In the book The Fourth Turning, historians William Strauss and Neil Howe wrote, “Sometime before the year 2025, America will pass through a great gate of history, commensurate with the American revolution, The Civil War, and the twin emergencies of the Great Depression and World War II.” Is the coronavirus our World War II? The best scenario says it is, but it is likely to be something after the coronavirus.
It’s About How We Respond
There is no question we are going through a significant gate of history, and nearly everybody by now agrees that we won’t get back to what used to be normal, even if we get lucky with a quick vaccine. It’s not about the health pandemic; it is about the massive economic disruptions that are shifting like tectonic plates below the earth’s surface. The crisis climax is not just an event itself but also our ill-prepared reaction to it.
Here’s a perfect example: the COVID-19 virus was first identified in South Korea and the United States on the same day—Jan. 20, 2020. Within two months South Korea had conducted 300,000 tests, and the United States had conducted 60,000. On a per capita basis, that is one of every 150 people in South Korea versus one of every 5,000 in the United States. As we all know by now, early detection and isolation are the keys to mitigating the spread of the virus.
Furthermore, the government is doling out trillions because we did not have an adequate public health system, and our entire economic structure has become increasingly unsustainable over the last couple of decades. The climax to a crisis is more about the mistakes we made leading up to this moment than the moment itself. The pandemic was the proverbial straw that broke the camel’s back.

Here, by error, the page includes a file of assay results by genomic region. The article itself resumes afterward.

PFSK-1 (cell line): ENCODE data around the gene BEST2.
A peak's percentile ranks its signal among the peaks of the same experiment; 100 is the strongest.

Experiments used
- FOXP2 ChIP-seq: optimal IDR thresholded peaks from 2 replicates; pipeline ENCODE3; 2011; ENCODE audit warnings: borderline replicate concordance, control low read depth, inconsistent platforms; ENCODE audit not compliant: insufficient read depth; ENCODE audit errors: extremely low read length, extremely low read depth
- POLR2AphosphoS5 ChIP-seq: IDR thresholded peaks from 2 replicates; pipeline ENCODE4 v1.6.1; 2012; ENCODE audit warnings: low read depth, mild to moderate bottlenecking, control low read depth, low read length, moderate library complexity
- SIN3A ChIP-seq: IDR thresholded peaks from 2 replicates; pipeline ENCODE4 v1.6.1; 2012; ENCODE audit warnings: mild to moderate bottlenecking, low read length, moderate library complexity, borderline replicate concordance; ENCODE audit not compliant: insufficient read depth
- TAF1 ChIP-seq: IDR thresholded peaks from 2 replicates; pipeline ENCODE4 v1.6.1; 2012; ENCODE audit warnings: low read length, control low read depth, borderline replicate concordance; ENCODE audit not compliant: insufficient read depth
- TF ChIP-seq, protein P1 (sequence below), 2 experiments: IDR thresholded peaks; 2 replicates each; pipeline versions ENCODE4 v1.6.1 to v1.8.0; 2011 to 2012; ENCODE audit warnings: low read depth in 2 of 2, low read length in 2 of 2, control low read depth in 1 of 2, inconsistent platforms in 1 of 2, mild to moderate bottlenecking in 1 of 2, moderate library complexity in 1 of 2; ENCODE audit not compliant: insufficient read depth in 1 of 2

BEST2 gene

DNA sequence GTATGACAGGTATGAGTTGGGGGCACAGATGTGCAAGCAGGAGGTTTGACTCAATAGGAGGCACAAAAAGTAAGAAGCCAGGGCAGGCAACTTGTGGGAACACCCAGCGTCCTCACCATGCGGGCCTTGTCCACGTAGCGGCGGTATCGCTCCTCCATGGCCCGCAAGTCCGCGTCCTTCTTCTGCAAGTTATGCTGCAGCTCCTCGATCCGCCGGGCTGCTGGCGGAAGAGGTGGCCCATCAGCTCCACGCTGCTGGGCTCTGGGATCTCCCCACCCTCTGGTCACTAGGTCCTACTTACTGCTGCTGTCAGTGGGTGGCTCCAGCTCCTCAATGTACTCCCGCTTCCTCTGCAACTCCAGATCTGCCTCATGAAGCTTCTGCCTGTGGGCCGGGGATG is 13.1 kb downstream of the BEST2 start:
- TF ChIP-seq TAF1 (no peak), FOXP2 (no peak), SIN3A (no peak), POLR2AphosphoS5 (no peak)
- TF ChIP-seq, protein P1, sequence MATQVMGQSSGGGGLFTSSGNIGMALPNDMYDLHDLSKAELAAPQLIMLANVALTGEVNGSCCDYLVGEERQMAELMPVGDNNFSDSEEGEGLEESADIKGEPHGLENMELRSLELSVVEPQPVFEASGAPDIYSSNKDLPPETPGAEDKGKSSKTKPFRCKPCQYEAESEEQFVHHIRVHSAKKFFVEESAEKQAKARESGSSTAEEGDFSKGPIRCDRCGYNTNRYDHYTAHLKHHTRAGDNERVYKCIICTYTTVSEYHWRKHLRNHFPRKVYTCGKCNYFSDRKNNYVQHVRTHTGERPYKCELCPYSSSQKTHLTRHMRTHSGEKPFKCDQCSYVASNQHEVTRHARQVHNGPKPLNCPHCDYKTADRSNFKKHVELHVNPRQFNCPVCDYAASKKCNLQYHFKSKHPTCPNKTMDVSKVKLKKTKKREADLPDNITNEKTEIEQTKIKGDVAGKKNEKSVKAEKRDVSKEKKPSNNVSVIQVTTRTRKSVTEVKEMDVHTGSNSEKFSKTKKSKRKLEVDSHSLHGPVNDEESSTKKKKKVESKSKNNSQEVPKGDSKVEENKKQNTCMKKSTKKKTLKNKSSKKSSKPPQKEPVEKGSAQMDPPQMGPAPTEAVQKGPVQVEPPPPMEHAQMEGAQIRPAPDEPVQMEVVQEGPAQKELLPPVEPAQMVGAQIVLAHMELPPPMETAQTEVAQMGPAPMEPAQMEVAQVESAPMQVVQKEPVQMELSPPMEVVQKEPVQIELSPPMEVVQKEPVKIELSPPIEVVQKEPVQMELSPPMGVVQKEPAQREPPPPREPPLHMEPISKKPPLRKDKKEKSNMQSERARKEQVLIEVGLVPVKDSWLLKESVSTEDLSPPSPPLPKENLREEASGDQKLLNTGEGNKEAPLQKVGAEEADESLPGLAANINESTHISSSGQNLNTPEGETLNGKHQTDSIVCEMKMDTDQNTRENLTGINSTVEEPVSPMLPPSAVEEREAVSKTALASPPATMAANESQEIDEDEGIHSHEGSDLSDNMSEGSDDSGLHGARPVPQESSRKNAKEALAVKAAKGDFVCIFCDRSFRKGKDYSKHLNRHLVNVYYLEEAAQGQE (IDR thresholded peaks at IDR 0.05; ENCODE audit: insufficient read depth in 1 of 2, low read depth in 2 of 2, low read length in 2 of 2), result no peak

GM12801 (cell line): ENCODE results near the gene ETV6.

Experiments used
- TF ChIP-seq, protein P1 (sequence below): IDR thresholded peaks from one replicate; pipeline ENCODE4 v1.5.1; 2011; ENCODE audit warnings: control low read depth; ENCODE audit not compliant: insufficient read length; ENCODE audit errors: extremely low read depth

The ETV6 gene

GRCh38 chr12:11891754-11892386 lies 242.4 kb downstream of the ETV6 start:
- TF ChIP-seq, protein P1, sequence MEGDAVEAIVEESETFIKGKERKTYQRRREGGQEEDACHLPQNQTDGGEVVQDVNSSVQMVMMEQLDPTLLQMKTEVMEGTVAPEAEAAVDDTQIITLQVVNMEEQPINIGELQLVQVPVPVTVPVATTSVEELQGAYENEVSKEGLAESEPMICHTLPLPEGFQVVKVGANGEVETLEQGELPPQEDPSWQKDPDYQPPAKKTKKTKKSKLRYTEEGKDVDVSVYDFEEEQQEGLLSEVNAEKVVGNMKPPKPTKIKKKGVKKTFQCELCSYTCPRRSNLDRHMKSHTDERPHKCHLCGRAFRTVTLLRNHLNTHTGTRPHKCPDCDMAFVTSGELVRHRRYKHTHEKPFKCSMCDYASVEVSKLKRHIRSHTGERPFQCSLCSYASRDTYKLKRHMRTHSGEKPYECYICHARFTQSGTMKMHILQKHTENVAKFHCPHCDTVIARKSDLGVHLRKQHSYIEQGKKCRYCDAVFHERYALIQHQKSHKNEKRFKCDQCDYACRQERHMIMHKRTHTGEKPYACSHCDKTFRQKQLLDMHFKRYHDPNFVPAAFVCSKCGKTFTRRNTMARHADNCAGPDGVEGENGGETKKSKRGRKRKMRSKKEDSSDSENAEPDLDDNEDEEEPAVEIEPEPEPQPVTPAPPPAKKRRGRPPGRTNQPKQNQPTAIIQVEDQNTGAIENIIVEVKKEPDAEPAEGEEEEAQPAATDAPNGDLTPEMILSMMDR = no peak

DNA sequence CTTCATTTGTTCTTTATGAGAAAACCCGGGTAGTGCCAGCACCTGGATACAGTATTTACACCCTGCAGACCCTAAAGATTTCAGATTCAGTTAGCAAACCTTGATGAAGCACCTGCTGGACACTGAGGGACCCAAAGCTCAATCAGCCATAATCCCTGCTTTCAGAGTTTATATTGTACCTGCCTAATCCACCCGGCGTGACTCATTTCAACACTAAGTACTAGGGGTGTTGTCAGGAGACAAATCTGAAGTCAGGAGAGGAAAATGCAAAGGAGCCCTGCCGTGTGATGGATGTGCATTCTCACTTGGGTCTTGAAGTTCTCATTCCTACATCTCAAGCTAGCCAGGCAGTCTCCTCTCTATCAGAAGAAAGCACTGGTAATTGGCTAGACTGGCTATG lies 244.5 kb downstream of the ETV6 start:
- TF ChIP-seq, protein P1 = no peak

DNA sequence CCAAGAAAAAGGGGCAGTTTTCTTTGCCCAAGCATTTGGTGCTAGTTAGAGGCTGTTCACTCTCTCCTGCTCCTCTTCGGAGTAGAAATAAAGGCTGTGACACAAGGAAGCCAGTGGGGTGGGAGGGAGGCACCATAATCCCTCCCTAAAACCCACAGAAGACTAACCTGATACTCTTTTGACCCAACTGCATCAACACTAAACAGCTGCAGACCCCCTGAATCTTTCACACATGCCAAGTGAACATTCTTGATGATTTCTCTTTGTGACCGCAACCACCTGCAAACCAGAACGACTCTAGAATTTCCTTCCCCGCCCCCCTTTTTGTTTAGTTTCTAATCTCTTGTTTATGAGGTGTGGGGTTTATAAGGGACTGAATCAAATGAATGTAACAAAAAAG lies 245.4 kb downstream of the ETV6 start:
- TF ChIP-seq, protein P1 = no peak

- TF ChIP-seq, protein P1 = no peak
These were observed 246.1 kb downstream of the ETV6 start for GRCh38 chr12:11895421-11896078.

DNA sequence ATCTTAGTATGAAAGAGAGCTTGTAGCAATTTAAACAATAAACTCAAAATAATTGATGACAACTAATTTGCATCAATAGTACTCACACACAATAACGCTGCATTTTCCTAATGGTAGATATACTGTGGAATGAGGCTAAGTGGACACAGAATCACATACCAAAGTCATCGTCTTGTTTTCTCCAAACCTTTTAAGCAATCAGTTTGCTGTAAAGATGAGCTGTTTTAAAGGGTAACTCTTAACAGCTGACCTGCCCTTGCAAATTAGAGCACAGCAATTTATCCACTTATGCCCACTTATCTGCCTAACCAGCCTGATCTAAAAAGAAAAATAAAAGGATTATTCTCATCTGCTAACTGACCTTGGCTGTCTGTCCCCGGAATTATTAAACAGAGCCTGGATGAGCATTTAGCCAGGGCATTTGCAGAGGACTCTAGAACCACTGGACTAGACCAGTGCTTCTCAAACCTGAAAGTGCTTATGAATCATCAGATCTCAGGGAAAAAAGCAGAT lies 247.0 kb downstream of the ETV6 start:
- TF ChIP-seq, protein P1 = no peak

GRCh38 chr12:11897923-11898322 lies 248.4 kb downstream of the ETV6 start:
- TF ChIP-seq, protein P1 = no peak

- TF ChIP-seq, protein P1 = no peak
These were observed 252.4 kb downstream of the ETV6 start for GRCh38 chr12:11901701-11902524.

Fear of the Unpredictable
The coronavirus crisis is a dress rehearsal for an even larger set of events in the next couple of years. And it is not just our public health system that is inadequate. Global fracturing continues. Leadership within countries is reflecting and encouraging tribalism. The last time this happened was in the 1930s and ’40s. The rise of totalitarianism and the inability of leadership to respond more quickly ended in a world war killing 85 million people.
This time around, the crisis climax would look quite different—perhaps a devastating second wave of pandemic in the fall, labor unrest, armed resistance against the government, currency devaluation, runaway inflation, a cyber attack that shuts down our grid, bioterrorism, a flawed presidential election prompting local militias to act. It’s entirely possible none of this will happen as well. The question is, are we prepared if it does?
The Crisis Is Inevitable and Necessary
The crisis period serves as a reset button to our priorities as a country. It levels the playing field and provokes a social priority of unified community building. Institutions are founded as world vision becomes urgent. This creates a new world order, putting community at the center of policy making. This runs its course and eventually begins to disintegrate with rising individualism, which leads to another crisis, and we begin again. Arthur Wing Pinero wrote, “The future is only the past again, entered through another gate.”
Reading this may lead you to believe the end is near, but history has proven otherwise. Let’s go back to the cycles of history. Like the seasons, a cold brutal winter leads to a radiant spring. We are in the winter of history right now, but we are a shorter distance to a new beginning than we have been for several years.
Let’s face it—whatever your politics—America has been in decline for decades. Gains in real wealth by a vast majority of Americans has not kept pace with the top 1%. We can’t have a strong America without a strong middle class.
But America has a long-standing tradition of digging itself out of a ditch. We do this by putting others ahead of our needs. We do this through leadership that can coalesce a unified front.
We don’t have this right now, and this is why the fourth turning will continue for the next few years. Until we do, we won’t get to the fourth part of a fourth turning—the resolution—a time when a new world order is established.
Wright is founder and CEO of Second Wave Learning.